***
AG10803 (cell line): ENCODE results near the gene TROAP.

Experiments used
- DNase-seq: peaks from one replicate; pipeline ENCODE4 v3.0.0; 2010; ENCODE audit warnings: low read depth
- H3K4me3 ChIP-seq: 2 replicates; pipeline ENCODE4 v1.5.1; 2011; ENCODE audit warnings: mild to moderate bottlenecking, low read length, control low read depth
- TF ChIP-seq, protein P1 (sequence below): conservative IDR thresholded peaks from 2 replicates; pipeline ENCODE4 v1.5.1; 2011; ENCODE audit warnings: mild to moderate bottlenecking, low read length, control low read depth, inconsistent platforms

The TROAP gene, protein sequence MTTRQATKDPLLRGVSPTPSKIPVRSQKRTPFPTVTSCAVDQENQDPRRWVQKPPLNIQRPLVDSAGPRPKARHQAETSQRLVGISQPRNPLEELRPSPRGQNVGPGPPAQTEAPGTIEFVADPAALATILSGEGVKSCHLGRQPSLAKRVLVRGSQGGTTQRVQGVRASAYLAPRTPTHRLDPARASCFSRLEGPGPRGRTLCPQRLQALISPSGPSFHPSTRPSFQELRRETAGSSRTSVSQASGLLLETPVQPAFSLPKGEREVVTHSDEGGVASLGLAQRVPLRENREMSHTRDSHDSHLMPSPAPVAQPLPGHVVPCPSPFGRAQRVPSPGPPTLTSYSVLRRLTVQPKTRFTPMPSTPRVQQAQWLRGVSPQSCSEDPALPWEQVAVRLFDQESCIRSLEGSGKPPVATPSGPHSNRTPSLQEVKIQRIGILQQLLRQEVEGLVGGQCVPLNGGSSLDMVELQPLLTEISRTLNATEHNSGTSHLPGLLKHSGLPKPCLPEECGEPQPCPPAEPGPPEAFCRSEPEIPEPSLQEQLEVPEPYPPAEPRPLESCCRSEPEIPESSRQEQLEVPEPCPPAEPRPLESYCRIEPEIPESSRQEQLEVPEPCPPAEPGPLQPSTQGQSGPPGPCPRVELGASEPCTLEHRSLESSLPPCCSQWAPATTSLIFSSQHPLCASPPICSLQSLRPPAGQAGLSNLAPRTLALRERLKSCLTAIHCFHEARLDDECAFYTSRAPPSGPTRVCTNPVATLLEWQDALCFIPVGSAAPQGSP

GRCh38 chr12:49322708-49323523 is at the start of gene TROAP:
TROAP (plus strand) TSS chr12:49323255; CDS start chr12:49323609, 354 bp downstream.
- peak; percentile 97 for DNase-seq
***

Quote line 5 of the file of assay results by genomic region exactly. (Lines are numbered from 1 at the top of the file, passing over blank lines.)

- TF ChIP-seq, protein P1 (sequence below): conservative IDR thresholded peaks from 2 replicates; pipeline ENCODE4 v1.5.1; 2011; ENCODE audit warnings: mild to moderate bottlenecking, low read length, control low read depth, inconsistent platforms